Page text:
The crisis in Ukraine has told us eight things about world markets and what is likely to drive them in coming months and years.
First and foremost, in recent months world share prices have been driven higher by the global liquidity created by the US quantitate easing and European Central Bank’s actions, so are now priced at levels that assume nothing is going to go wrong. That means they are vulnerable to sudden adverse events like the Ukraine crisis.
Second, the fact that Wall Street recovered some of its early losses and US Treasury yields fell shows just how resilient the American market has become to shocks outside its own economy.
Indeed as soon as there is a non-US global shock money comes running home to Uncle Sam, which is exactly what happened last night, sending US Treasury yields lower.
In former times a rise in oil prices would have created US jitters but America is on the way to self-sufficiency in oil. And Ukraine is a major wheat producer so the increase in the price of wheat also helps the US (as it does Australia).
Third, in this crisis gold is a major ‘safe haven’ beneficiary. That has not been the case in recent troubles. It feels good because it makes the Ukraine crisis appear “normal”.
Fourth, Australia will not see a rush of safe haven money but we also benefit from higher oil/gas and wheat prices. And so to the extent that a global crisis lifts the prices of commodities (and not all do) we benefit.
Fifth, and most importantly, we saw just how difficult it has become for countries, like Russia, to mount military actions.
Russia is now woven into the global economy in ways that simply did not exist a decade ago. And so we have seen the Russian currency and stock market plummet and it has been forced to lift interest rates. Russian banks have loaned heavily into the Ukraine so will need to be rescued if Ukraine collapses.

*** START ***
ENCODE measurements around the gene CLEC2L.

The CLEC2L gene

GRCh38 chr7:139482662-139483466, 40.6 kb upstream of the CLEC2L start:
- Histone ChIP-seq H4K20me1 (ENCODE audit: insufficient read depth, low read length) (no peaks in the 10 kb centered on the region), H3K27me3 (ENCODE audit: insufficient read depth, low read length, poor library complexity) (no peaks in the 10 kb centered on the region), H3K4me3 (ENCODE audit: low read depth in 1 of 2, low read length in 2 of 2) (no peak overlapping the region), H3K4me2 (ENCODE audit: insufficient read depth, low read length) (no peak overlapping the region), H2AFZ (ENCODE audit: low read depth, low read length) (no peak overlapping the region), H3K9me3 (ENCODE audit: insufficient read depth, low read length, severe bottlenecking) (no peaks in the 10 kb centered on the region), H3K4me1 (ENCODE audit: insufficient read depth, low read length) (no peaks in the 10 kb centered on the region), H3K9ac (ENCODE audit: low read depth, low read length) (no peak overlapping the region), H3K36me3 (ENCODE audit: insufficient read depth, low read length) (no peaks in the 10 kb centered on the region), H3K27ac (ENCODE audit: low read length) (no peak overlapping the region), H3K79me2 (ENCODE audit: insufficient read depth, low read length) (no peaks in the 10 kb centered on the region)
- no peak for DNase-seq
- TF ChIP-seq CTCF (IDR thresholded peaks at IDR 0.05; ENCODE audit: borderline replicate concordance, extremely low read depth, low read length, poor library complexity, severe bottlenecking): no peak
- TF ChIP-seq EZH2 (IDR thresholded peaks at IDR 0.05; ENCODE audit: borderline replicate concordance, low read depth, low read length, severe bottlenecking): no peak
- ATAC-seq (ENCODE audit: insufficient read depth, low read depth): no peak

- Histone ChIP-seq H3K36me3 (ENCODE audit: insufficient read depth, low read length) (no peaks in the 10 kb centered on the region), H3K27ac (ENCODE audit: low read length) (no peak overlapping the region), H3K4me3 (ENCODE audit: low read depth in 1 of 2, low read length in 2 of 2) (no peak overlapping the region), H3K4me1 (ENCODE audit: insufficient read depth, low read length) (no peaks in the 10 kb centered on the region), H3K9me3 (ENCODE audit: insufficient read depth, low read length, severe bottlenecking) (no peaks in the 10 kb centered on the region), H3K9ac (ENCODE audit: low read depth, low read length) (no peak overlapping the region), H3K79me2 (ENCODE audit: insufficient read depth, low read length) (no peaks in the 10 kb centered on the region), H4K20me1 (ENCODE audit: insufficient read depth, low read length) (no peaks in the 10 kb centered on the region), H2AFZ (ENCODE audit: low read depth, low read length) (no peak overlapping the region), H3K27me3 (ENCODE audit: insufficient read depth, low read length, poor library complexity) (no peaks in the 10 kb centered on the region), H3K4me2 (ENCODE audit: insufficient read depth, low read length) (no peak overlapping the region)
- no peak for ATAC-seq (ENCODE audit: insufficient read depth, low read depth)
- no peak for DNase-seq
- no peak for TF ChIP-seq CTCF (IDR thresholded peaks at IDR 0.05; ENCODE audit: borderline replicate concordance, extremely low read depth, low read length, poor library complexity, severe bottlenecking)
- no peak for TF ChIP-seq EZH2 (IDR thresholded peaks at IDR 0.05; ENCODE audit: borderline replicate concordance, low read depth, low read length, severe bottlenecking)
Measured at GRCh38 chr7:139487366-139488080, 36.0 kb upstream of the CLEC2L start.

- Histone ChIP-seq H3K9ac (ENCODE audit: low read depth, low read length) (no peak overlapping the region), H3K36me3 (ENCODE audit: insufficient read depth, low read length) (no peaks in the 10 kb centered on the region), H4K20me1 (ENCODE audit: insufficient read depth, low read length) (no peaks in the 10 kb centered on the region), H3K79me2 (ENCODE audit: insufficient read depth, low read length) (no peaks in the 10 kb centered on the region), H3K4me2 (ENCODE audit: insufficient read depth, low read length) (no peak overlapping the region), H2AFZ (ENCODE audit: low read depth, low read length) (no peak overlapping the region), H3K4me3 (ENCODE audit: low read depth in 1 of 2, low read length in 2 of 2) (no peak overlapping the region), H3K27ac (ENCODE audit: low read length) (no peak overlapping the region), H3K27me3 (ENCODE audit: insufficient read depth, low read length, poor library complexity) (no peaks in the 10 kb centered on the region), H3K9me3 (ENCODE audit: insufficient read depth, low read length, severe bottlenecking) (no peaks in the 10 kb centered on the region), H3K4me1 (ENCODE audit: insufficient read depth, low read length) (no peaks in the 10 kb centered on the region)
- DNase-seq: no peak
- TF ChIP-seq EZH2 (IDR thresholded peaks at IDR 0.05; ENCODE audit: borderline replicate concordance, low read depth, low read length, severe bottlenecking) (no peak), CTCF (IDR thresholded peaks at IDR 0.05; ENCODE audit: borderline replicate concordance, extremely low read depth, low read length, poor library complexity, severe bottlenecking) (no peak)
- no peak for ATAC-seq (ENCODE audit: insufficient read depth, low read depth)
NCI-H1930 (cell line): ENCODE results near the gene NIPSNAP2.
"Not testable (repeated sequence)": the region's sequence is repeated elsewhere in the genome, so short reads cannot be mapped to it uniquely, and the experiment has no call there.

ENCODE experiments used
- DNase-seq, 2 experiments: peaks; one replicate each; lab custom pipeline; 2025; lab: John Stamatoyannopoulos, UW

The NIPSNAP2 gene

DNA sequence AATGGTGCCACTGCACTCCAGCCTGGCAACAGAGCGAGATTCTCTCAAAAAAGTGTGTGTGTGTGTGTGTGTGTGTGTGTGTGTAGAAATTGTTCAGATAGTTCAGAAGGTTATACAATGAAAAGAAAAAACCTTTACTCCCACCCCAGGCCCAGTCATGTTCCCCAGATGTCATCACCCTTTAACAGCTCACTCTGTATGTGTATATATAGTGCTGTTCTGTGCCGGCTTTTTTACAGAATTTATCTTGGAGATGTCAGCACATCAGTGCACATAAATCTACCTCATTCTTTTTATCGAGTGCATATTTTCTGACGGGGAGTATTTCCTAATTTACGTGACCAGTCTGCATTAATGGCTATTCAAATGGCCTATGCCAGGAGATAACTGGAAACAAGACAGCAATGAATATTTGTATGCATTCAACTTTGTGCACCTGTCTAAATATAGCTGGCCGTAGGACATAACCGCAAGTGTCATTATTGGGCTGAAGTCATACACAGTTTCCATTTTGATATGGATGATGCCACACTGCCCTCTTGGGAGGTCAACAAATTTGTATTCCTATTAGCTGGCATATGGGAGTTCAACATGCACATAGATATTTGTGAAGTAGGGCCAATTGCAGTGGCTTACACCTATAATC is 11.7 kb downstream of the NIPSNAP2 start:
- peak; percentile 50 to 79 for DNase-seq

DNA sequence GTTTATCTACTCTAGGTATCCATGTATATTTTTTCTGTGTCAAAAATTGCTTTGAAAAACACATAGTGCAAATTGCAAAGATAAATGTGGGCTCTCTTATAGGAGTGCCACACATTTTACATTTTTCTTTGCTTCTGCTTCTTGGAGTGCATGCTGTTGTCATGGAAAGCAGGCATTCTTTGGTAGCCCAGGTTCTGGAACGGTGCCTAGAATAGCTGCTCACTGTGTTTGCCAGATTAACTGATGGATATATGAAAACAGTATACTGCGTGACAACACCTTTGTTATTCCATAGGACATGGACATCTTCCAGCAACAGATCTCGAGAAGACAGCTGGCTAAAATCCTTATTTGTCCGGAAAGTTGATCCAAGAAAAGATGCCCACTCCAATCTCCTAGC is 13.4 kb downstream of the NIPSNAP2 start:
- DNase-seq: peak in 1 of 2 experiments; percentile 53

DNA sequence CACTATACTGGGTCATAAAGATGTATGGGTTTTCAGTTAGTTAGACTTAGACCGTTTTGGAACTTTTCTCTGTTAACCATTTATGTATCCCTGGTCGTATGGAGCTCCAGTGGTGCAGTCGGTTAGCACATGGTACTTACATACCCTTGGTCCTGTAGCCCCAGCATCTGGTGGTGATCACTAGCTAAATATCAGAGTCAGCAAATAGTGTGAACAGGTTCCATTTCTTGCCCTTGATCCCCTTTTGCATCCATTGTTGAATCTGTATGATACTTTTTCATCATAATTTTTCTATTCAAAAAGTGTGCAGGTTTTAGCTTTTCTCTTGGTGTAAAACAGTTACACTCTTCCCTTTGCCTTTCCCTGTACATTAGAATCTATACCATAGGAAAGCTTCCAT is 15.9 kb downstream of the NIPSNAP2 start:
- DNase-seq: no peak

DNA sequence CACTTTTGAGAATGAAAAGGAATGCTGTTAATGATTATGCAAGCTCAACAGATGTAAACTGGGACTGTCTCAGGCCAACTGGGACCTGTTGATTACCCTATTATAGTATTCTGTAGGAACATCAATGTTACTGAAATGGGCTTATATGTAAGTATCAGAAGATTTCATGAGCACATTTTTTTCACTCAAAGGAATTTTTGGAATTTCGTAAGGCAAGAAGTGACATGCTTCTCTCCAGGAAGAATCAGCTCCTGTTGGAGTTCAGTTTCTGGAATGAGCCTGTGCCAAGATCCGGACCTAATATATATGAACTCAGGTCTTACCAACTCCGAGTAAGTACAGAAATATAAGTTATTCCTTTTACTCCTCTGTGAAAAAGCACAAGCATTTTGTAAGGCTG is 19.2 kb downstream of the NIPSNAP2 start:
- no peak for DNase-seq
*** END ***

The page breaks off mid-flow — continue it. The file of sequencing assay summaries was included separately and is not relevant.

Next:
Given the crucial role the Crimea has to Russian defence, President Putin was never going to stand for an anti-Russian government being in control of the Crimean region. But in former times Russia would have moved into the rest of Ukraine. Russian generals, knowing they have the firepower to take Ukraine, will want to move on. But the economic consequences are holding President Putin back. Who will come out on top – the Russian military or the Russian banker? Maybe it’s my background, but my money is on the economy.
And just as there is a huge economic cost to Russia if it widens the conflict so it will not be easy for the US to repeat what happened in Iraq and Afghanistan.
Sixth, the simple fact is that the European community, Ukraine and Russia are interdependent. That’s why European markets were hit so hard. Russia provides a quarter of Europe’s gas energy and most of that gas passes through Ukraine on its way to Europe. Russia is very dependent on that revenue. Vladimir Putin, a ranking officer in the KGB at the time of the collapse of the Soviet Union, would be aware how profoundly weakened the USSR was by the steep drop in revenues when the price of oil dramatically dropped in 1985/6.
Seven, if it were to continue the Ukraine crisis would spread much more widely. A prolonged rush of money back to the US would trigger problems in many emerging countries and could cause a domino effect. That’s exactly what markets fear should the US taper gather momentum.
And finally there are other festering situations that may erupt in coming months/years – for example the fall in the Chinese currency will make it much harder to fund Chinese developments, which will affect demand for commodities; the Euro/European bank crisis still has a long way to run and the US taper’s effect on emerging countries is still untested.
For what it’s worth I think markets will force Russia to confine its military operations to Crimea and we will look back in the current crisis as a market correction that taught us a lot about the state of the world in 2014.